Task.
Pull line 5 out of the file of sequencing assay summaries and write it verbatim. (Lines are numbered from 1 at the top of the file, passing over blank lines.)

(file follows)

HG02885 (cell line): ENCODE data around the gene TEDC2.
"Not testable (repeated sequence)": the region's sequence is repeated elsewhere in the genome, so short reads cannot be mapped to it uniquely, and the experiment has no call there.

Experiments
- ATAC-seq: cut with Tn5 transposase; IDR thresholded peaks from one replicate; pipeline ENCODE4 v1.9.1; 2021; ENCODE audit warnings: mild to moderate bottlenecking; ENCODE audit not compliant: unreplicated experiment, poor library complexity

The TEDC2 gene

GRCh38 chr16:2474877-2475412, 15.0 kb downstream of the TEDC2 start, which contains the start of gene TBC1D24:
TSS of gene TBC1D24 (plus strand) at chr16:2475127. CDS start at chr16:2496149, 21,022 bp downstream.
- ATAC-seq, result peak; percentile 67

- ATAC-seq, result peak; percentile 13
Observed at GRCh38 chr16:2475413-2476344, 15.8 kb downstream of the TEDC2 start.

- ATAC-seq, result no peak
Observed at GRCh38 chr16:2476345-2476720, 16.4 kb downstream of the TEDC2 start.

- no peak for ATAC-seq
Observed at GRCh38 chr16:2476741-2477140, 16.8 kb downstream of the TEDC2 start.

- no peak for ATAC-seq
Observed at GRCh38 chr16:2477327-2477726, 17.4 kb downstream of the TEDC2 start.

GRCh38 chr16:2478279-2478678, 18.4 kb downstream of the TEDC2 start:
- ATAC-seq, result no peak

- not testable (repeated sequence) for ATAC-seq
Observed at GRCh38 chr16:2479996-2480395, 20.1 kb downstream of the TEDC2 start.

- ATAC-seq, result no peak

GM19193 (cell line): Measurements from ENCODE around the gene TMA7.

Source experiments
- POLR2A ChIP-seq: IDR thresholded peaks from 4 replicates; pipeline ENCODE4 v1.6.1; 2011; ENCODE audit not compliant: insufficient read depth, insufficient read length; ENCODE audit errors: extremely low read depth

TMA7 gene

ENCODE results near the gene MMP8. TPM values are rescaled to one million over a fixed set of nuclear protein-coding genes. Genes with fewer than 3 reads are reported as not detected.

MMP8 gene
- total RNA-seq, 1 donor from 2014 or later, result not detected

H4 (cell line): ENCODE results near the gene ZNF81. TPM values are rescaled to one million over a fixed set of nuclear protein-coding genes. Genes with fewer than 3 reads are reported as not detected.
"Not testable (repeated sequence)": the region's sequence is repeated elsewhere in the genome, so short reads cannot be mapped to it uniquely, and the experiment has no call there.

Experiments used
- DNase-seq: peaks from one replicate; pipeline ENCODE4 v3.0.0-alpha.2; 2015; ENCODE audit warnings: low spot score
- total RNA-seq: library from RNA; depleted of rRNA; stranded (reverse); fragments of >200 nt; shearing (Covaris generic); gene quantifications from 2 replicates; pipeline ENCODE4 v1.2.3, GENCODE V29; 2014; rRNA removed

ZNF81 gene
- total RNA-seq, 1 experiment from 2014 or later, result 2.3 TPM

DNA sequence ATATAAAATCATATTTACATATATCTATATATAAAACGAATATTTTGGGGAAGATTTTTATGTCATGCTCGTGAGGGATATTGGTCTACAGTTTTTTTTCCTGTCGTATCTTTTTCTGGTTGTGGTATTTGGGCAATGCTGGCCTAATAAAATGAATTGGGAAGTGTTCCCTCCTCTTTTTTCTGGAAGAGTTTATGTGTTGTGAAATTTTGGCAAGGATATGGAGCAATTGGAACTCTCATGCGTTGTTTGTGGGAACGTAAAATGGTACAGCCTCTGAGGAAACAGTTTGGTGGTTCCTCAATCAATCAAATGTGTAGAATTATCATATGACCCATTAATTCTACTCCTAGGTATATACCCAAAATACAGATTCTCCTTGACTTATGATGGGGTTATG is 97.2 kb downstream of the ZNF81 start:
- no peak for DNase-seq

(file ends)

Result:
The TEDC2 gene